Solo female travel is becoming increasingly popular and more accepted. Regardless, some views and misconceptions linger which hold back women who would like to travel solo from the cost to the big scary world out there. Here are some debunked myths of solo female travel.
1. Traveling solo is difficult, scary, and dangerous if you are a woman
Fear-mongering news stories about women travelling alone coming to harm from harassment to sexual assault and murder. This is interesting for many reasons especially considering the fact that most women who are murdered or sexually assaulted suffer these fates at the hands of people known to them including relatives and intimate partners.
Of the 87,000 women killed in 2017, 137 per day, 30,000 were killed by an intimate partner, and 20,000 by a relative. Another study found that 51.1% of rape victims were raped by an intimate partner and 40.8% by an acquaintance or someone known to them. The same stats ring true for male victims of rape. Over half, 52.4% were raped by a stranger and 15.2% by a stranger.
There will always be risks involved in everything, that’s the only deal we get, and preparation is the only way to minimize the potential dangers. In any event, female solo travel is clearly safer than spending any time in the company of male acquaintances, relatives, and partners.
2. It’s more expensive and a lot more work to travel alone
Travelling with someone else looks cheaper because of the perception of shared costs from hotel rooms to transport. However, you can switch your mindset and choose solo traveller options. Choose a hostel dorm instead of a hotel room if you don’t mind sharing space, take the bus, train, or other public transportation options instead of cabs or renting cars and search for deals online to cut your costs.
While you may have to plan everything yourself, it’s far much easier because you don’t have to consult on every decision. You can be more serendipitous and follow your whims. You don’t have to worry about whether the other person or people are having fun or okay with the choices made. It is in fact far easier to plan a solo trip with far more freedom to boot. The benefits far outweigh any extra effort required in planning.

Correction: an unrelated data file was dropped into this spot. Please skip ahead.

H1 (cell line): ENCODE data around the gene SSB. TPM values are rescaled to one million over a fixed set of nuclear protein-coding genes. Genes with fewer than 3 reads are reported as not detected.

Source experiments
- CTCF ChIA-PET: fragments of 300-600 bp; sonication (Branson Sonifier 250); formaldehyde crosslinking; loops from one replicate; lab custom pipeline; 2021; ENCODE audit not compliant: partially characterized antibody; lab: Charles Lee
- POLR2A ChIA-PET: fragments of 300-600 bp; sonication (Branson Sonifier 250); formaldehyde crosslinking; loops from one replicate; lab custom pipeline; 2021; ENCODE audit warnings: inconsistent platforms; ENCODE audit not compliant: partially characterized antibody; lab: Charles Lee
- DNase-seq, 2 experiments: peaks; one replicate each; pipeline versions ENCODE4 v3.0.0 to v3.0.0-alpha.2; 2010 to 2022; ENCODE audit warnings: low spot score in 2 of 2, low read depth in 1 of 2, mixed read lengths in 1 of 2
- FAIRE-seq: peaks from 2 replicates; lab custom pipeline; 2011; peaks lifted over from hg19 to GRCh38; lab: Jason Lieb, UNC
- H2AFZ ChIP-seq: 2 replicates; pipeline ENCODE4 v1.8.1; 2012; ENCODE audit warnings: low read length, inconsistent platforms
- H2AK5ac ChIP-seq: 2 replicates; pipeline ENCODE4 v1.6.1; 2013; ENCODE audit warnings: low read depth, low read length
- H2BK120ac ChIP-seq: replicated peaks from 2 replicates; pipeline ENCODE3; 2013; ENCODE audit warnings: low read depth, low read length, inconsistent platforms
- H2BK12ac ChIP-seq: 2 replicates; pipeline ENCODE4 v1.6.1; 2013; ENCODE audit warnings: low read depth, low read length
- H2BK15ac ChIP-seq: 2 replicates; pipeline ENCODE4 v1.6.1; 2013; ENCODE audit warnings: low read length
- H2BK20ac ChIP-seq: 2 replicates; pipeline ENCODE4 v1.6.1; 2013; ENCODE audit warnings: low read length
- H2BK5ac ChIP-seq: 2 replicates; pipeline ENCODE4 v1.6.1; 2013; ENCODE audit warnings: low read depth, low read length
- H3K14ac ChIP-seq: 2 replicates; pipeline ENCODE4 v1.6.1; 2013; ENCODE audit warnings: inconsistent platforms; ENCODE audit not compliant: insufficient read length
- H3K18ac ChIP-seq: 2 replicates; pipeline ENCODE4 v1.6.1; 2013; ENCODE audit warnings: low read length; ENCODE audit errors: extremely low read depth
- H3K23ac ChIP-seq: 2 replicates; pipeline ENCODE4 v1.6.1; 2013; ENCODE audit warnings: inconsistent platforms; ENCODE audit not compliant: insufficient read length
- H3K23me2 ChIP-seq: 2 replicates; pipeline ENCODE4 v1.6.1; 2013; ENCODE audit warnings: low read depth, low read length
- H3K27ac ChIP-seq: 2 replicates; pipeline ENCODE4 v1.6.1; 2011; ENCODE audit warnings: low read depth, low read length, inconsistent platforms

3. Solo travel means being lonely often
One of the benefits of travelling with other people is the assured company. Human beings are social animals so it makes sense that people would worry about this. However, solo travel does not necessarily mean being lonely. You are not the only one going on a solo trip. More and more women are travelling alone, so you’ll be in good company. Thanks to social media and the sharing economy, there are online communities created specifically with female solo travellers in mind.
Plus, loneliness is linked to this fear of being alone, yet in this world where something is always stealing your attention, there is something liberating about spending time by yourself, getting to know yourself, and having fun to boot. It’s also easier to talk to other people and make friends when travelling solo. When travelling with a group, people tend to stick to their group or pairing and not venture out to meet new people.
4. Solo travel is only for those who are single (and sad)
Female solo travel is often perceived as the only option available for sad, single women. Tied to this is the fear of being seen eating alone in a restaurant and being perceived as sad and alone. This one is linked to shaming women for being unattached and low-key suggesting that women only get to travel in the company of others or worse, men.
Women, whether single or in relationships should maintain their sense of independence by doing things on their own and not falling into codependency and reliance on men or other people in order to travel.
5. You must be extraordinarily brave to travel on your own
You don’t have to be incredibly courageous or brave to go try female solo travel. If anything, courage, and confidence come as a benefit of travelling solo. They do not have to be prerequisites. Making yourself do new things, face new challenges builds your courage and bravery like a muscle making each subsequent trip easier to go on than the last.
Tied to this is the belief that you have to be an extrovert to engage in female solo travel. Introverts may have to work harder to approach new people and make new friends but that should not be a hindrance.
If you want to travel and can afford to, do it. Don’t let any warped societal views about solo female travel hold you back. There’s something to be said for travelling alone and enjoying one’s own company, after all, everywhere you are you’re there.